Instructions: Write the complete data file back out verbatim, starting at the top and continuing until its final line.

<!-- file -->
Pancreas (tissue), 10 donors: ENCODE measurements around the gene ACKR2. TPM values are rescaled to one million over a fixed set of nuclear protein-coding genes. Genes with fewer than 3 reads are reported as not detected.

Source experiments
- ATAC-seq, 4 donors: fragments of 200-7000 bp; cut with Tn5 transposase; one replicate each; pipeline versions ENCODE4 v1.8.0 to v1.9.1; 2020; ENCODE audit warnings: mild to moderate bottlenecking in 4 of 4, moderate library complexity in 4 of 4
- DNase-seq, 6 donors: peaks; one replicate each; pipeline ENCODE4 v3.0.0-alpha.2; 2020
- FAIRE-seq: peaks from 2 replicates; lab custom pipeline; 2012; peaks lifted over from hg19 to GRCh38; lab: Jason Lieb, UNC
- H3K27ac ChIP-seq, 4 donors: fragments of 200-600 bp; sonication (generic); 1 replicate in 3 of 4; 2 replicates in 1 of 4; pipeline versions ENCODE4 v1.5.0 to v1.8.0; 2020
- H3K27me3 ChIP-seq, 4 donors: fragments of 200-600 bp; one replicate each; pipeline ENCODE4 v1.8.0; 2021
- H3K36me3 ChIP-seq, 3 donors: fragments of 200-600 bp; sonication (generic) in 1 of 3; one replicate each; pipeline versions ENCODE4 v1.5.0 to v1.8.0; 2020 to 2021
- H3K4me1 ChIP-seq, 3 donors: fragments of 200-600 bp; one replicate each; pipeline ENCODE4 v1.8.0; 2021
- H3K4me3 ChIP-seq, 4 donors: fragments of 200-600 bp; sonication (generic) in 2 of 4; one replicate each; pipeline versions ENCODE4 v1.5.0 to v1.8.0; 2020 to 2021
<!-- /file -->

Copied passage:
Pancreas (tissue), 10 donors: ENCODE measurements around the gene ACKR2. TPM values are rescaled to one million over a fixed set of nuclear protein-coding genes. Genes with fewer than 3 reads are reported as not detected.

Source experiments
- ATAC-seq, 4 donors: fragments of 200-7000 bp; cut with Tn5 transposase; one replicate each; pipeline versions ENCODE4 v1.8.0 to v1.9.1; 2020; ENCODE audit warnings: mild to moderate bottlenecking in 4 of 4, moderate library complexity in 4 of 4
- DNase-seq, 6 donors: peaks; one replicate each; pipeline ENCODE4 v3.0.0-alpha.2; 2020
- FAIRE-seq: peaks from 2 replicates; lab custom pipeline; 2012; peaks lifted over from hg19 to GRCh38; lab: Jason Lieb, UNC
- H3K27ac ChIP-seq, 4 donors: fragments of 200-600 bp; sonication (generic); 1 replicate in 3 of 4; 2 replicates in 1 of 4; pipeline versions ENCODE4 v1.5.0 to v1.8.0; 2020
- H3K27me3 ChIP-seq, 4 donors: fragments of 200-600 bp; one replicate each; pipeline ENCODE4 v1.8.0; 2021
- H3K36me3 ChIP-seq, 3 donors: fragments of 200-600 bp; sonication (generic) in 1 of 3; one replicate each; pipeline versions ENCODE4 v1.5.0 to v1.8.0; 2020 to 2021
- H3K4me1 ChIP-seq, 3 donors: fragments of 200-600 bp; one replicate each; pipeline ENCODE4 v1.8.0; 2021
- H3K4me3 ChIP-seq, 4 donors: fragments of 200-600 bp; sonication (generic) in 2 of 4; one replicate each; pipeline versions ENCODE4 v1.5.0 to v1.8.0; 2020 to 2021